Black holes are probably one of the coolest things in space when you think about it because they’ve got a really scary name and nobody knows exactly what they are or where they go or what happens in them. They’re very mysterious and sexy, to the point that we’ve never even seen a picture of one of them – until now.
Featured Image VIA
The image comes courtesy of a recent press conference in Brussels that was reporting on photographs taken by the Event Horizon Telescope Collaboration (EHTC) – a vast array of telescopes all across the world that are linked together to work in synchronisation to picture stuff that’s really far out there. It shows a supermassive black hole (like the Muse song) in the centre of the Messier 87 Galaxy with a bright ring formed around it from the intense gravity that surrounds it and bends the light.
The black hole is 6.5 billion times bigger than the Sun. Here it is:
Yeah I suppose that’s kind of cool. Not really sure what I was expecting to be honest – some massive vortex sucking loads of houses and spaceships and stuff in? – but I guess when you think about it it was always going to look like that. Cool that we’ve finally got a picture of one though.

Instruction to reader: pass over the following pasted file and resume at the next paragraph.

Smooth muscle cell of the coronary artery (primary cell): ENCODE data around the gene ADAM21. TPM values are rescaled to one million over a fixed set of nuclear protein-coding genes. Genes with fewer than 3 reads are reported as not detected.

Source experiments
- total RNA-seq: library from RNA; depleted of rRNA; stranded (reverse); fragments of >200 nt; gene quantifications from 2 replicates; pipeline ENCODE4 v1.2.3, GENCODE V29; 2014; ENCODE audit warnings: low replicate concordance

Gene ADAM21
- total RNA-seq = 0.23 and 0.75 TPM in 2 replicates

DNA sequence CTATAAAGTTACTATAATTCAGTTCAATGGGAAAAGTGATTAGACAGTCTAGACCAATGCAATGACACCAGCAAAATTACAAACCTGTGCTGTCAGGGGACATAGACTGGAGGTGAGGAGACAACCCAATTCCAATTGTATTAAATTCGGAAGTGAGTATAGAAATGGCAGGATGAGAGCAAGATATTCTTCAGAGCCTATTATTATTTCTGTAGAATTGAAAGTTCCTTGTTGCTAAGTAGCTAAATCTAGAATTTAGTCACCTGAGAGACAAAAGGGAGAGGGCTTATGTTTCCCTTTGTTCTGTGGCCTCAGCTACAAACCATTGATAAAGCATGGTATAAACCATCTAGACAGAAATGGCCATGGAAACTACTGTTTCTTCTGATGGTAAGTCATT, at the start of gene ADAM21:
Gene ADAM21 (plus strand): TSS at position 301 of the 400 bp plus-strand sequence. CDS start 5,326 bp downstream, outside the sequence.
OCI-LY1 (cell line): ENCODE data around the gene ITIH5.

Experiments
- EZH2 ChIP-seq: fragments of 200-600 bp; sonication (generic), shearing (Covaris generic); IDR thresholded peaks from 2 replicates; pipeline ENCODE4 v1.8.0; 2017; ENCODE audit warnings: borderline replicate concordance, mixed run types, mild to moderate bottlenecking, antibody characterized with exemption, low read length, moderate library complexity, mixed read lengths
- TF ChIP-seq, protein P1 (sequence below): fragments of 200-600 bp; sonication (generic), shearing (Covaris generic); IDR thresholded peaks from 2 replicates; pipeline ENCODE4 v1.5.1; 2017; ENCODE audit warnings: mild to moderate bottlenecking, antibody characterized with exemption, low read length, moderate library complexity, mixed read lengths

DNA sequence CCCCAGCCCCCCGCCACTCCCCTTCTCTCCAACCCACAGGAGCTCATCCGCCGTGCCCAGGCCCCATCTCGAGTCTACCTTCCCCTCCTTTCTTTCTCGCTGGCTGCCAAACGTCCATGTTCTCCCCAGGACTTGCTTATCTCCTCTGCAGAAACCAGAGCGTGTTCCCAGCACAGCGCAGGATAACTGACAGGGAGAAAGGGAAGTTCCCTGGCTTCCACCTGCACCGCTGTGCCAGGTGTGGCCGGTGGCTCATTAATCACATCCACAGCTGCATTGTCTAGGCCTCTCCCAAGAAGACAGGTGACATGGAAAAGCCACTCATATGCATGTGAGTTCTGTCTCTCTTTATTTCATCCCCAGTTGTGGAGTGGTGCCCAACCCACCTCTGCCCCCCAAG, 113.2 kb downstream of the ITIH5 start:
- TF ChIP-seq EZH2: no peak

Professor Derek Ward-Thompson from the University of Central Lancashire said the following about the breakthrough:
This is a truly remarkable result. Obtaining an image of a black hole is not as easy as snapping a photo with an ordinary camera.
However, the power created by linking up all these telescopes around the world is immense. It’s the equivalent of being able to see an object on the surface of the Moon that is only a few centimeters across.
Until now, this was the domain of science fiction and artist’s impressions. To be a part of the first team to image a black hole is an amazing feeling.
This achievement stands right up there with any other feat in astronomy.
Right on guys. Stoked for you. Hopefully there’s more where that came from and we might actually learn what black holes are all about in my lifetime, although that’s probably wishful thinking.
For more black holes, check out the first ever object being transported through space via teleportation. Yep, that happened too.